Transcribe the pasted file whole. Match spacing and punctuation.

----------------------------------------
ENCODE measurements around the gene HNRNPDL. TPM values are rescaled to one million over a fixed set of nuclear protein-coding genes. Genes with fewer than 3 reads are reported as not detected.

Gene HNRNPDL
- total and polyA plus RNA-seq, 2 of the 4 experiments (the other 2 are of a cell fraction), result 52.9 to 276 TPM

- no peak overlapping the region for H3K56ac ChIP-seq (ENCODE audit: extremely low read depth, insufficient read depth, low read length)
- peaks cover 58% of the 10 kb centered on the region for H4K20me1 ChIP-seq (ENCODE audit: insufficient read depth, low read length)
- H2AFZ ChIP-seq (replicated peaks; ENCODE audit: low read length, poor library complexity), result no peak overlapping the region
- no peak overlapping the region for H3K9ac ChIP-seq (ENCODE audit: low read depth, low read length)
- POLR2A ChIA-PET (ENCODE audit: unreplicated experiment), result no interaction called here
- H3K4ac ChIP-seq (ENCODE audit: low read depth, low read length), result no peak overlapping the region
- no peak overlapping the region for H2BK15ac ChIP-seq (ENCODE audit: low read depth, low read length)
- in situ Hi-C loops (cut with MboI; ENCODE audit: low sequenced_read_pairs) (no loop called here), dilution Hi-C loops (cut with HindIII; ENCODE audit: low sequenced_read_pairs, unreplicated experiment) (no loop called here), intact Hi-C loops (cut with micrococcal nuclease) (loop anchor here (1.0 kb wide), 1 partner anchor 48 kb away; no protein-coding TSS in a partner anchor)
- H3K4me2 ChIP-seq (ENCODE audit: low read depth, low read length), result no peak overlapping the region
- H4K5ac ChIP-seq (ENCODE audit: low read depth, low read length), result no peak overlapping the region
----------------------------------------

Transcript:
ENCODE measurements around the gene HNRNPDL. TPM values are rescaled to one million over a fixed set of nuclear protein-coding genes. Genes with fewer than 3 reads are reported as not detected.

Gene HNRNPDL
- total and polyA plus RNA-seq, 2 of the 4 experiments (the other 2 are of a cell fraction), result 52.9 to 276 TPM

- no peak overlapping the region for H3K56ac ChIP-seq (ENCODE audit: extremely low read depth, insufficient read depth, low read length)
- peaks cover 58% of the 10 kb centered on the region for H4K20me1 ChIP-seq (ENCODE audit: insufficient read depth, low read length)
- H2AFZ ChIP-seq (replicated peaks; ENCODE audit: low read length, poor library complexity), result no peak overlapping the region
- no peak overlapping the region for H3K9ac ChIP-seq (ENCODE audit: low read depth, low read length)
- POLR2A ChIA-PET (ENCODE audit: unreplicated experiment), result no interaction called here
- H3K4ac ChIP-seq (ENCODE audit: low read depth, low read length), result no peak overlapping the region
- no peak overlapping the region for H2BK15ac ChIP-seq (ENCODE audit: low read depth, low read length)
- in situ Hi-C loops (cut with MboI; ENCODE audit: low sequenced_read_pairs) (no loop called here), dilution Hi-C loops (cut with HindIII; ENCODE audit: low sequenced_read_pairs, unreplicated experiment) (no loop called here), intact Hi-C loops (cut with micrococcal nuclease) (loop anchor here (1.0 kb wide), 1 partner anchor 48 kb away; no protein-coding TSS in a partner anchor)
- H3K4me2 ChIP-seq (ENCODE audit: low read depth, low read length), result no peak overlapping the region
- H4K5ac ChIP-seq (ENCODE audit: low read depth, low read length), result no peak overlapping the region